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Effect of High-Dose vs Standard-Dose Multivitamin Supplementation at the Initiation of HAART on HIV Disease Progression and Mortality in Tanzania

By Sheila Isanaka, Ferdinand Mugusi, Claudia Hawkins, Donna Lynn Spiegelman, James Okuma, Said Aboud, Chalamilla Guerino and Wafaie W. Fawzi

Abstract

Context Large randomized trials have previously shown that high-dose micronutrient supplementation can increase CD4 counts and reduce human immunodeficiency virus (HIV) disease progression and mortality among individuals not receiving highly active antiretroviral therapy (HAART); however, the safety and efficacy of such supplementation has not been established in the context of HAART. Objective To test the hypothesis that high-dose multivitamin supplementation vs standard-dose multivitamin supplementation decreases the risk of HIV disease progression or death and improves immunological, virological, and nutritional parameters in patients with HIV initiating HAART. Design, Setting, and Participants A randomized, double-blind, controlled trial of high-dose vs standard-dose multivitamin supplementation for 24 months in 3418 patients with HIV initiating HAART between November 2006 and November 2008 in 7 clinics in Dar es Salaam, Tanzania. Intervention The provision of daily oral supplements of vitamin B complex, vitamin C, and vitamin E at high levels or standard levels of the recommended dietary allowance. Main Outcome Measure The composite of HIV disease progression or death from any cause. Results The study was stopped early in March 2009 because of evidence of increased levels of alanine transaminase (ALT) in patients receiving the high-dose multivitamin supplement. At the time of stopping, 3418 patients were enrolled (median follow-up, 15 months), and there were 2374 HIV disease progression events and 453 observed deaths (2460 total combined events). Compared with standard-dose multivitamin supplementation, high-dose supplementation did not reduce the risk of HIV disease progression or death. The absolute risk of HIV progression or death was 72% in the high-dose group vs 72% in the standard-dose group (risk ratio [RR], 1.00; 95% CI, 0.96–1.04). High-dose supplementation had no effect on CD4 count, plasma viral load, body mass index, or hemoglobin level concentration, but increased the risk of ALT elevations (1239 events per 1215 person-years vs 879 events per 1236 person-years; RR, 1.44; 95% CI, 1.11–1.87) vs standard-dose supplementation. Conclusion In adults receiving HAART, use of high-dose multivitamin supplements compared with standard-dose multivitamin supplements did not result in a decrease in HIV disease progression or death but may have resulted in an increase in ALT levels. Trial Registration clinicaltrials.gov Identifier: NCT0038366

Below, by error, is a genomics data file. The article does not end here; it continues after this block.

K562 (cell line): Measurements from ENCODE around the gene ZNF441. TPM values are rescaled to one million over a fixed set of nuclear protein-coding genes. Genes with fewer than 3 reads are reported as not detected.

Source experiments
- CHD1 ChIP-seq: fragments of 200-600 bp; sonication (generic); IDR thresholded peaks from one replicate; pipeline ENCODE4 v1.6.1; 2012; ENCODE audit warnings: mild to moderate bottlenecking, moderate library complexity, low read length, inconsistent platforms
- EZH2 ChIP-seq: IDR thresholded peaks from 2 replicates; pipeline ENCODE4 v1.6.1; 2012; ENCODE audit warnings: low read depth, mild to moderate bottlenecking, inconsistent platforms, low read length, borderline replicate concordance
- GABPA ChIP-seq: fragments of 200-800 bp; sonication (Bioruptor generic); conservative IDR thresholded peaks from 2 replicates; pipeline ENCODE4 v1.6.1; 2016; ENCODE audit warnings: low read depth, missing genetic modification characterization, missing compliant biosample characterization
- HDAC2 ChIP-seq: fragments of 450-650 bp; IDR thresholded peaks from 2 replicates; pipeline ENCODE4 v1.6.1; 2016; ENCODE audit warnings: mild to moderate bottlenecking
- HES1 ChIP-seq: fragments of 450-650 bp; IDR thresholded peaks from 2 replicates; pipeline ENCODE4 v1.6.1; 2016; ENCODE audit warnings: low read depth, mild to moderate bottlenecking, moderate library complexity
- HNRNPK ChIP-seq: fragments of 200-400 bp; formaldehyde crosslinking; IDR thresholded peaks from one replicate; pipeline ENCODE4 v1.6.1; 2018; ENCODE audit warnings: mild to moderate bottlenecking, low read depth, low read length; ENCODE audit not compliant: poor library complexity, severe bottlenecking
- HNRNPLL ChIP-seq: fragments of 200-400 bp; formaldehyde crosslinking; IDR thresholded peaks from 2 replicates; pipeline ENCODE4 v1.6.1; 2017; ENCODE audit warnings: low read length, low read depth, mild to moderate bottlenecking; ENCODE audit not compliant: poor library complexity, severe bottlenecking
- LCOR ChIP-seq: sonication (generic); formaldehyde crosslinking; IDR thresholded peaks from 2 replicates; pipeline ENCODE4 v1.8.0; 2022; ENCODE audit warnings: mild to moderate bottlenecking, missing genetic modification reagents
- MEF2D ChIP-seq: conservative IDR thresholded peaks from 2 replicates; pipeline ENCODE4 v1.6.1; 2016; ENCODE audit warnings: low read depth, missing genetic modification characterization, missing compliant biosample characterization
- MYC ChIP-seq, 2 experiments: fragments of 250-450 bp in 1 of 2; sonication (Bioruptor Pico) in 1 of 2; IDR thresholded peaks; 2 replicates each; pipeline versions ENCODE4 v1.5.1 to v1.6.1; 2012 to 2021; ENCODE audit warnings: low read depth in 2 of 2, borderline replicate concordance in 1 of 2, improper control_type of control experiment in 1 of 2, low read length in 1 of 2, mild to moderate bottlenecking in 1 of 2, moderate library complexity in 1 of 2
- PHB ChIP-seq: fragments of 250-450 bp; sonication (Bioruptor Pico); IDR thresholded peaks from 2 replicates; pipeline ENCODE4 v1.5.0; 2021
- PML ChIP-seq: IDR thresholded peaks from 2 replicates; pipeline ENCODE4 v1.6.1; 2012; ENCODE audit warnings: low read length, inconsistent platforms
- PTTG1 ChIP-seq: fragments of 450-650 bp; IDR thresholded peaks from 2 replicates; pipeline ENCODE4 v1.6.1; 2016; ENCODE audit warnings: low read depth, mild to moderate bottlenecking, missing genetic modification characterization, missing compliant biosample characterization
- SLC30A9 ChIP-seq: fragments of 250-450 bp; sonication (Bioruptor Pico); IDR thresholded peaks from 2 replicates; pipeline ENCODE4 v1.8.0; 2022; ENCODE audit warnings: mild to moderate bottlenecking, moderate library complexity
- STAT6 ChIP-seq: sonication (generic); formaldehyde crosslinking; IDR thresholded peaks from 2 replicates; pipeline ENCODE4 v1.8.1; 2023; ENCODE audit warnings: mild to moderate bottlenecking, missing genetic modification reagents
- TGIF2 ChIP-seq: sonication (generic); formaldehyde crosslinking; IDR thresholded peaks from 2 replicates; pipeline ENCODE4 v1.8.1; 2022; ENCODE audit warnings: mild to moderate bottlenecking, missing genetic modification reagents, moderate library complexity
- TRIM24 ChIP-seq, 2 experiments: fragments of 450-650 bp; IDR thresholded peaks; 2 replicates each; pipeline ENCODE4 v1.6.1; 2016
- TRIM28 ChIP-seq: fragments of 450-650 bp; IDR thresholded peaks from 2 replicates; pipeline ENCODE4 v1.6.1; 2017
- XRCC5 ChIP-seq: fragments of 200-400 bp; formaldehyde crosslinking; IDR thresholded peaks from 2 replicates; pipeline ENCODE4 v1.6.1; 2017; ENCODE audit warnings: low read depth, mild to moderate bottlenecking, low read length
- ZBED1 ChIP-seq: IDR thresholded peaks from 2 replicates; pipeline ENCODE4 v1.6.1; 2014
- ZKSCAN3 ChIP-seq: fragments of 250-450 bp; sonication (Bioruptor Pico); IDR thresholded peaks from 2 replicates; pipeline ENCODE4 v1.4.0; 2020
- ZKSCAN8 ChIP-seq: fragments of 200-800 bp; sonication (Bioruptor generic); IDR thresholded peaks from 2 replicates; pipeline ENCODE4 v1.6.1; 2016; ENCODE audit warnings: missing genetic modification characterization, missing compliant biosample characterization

Publisher: 'American Medical Association (AMA)'
Year: 2016
DOI identifier: 10.1001/jama.2012.13083.
OAI identifier: oai:dash.harvard.edu:1/26863672
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